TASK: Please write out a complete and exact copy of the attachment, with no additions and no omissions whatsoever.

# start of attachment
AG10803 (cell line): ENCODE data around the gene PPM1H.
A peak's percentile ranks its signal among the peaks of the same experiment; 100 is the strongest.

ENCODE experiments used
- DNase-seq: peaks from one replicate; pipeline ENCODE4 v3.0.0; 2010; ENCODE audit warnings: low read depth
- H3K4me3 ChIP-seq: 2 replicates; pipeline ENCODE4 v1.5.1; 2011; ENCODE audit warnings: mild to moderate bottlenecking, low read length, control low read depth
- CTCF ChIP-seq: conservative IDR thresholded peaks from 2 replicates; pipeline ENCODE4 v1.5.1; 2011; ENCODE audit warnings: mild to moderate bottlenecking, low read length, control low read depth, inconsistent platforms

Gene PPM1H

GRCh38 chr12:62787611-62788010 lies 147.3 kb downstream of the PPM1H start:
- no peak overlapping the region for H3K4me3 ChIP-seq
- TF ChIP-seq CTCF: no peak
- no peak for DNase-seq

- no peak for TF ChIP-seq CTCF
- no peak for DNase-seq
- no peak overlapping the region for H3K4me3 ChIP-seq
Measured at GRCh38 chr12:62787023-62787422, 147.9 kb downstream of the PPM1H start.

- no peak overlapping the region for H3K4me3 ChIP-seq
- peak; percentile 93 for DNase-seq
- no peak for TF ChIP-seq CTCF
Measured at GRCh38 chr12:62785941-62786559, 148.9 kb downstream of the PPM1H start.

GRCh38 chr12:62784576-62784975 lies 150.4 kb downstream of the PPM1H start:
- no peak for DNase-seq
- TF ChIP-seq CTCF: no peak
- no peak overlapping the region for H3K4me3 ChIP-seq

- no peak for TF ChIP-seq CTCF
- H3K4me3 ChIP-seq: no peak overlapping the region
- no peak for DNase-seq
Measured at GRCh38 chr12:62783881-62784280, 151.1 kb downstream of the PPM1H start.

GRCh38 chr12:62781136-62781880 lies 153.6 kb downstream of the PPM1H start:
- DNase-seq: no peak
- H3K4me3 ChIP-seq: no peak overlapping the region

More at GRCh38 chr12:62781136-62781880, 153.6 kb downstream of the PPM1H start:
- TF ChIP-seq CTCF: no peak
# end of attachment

AG10803 (cell line): ENCODE data around the gene PPM1H.
A peak's percentile ranks its signal among the peaks of the same experiment; 100 is the strongest.

ENCODE experiments used
- DNase-seq: peaks from one replicate; pipeline ENCODE4 v3.0.0; 2010; ENCODE audit warnings: low read depth
- H3K4me3 ChIP-seq: 2 replicates; pipeline ENCODE4 v1.5.1; 2011; ENCODE audit warnings: mild to moderate bottlenecking, low read length, control low read depth
- CTCF ChIP-seq: conservative IDR thresholded peaks from 2 replicates; pipeline ENCODE4 v1.5.1; 2011; ENCODE audit warnings: mild to moderate bottlenecking, low read length, control low read depth, inconsistent platforms

Gene PPM1H

GRCh38 chr12:62787611-62788010 lies 147.3 kb downstream of the PPM1H start:
- no peak overlapping the region for H3K4me3 ChIP-seq
- TF ChIP-seq CTCF: no peak
- no peak for DNase-seq

- no peak for TF ChIP-seq CTCF
- no peak for DNase-seq
- no peak overlapping the region for H3K4me3 ChIP-seq
Measured at GRCh38 chr12:62787023-62787422, 147.9 kb downstream of the PPM1H start.

- no peak overlapping the region for H3K4me3 ChIP-seq
- peak; percentile 93 for DNase-seq
- no peak for TF ChIP-seq CTCF
Measured at GRCh38 chr12:62785941-62786559, 148.9 kb downstream of the PPM1H start.

GRCh38 chr12:62784576-62784975 lies 150.4 kb downstream of the PPM1H start:
- no peak for DNase-seq
- TF ChIP-seq CTCF: no peak
- no peak overlapping the region for H3K4me3 ChIP-seq

- no peak for TF ChIP-seq CTCF
- H3K4me3 ChIP-seq: no peak overlapping the region
- no peak for DNase-seq
Measured at GRCh38 chr12:62783881-62784280, 151.1 kb downstream of the PPM1H start.

GRCh38 chr12:62781136-62781880 lies 153.6 kb downstream of the PPM1H start:
- DNase-seq: no peak
- H3K4me3 ChIP-seq: no peak overlapping the region

More at GRCh38 chr12:62781136-62781880, 153.6 kb downstream of the PPM1H start:
- TF ChIP-seq CTCF: no peak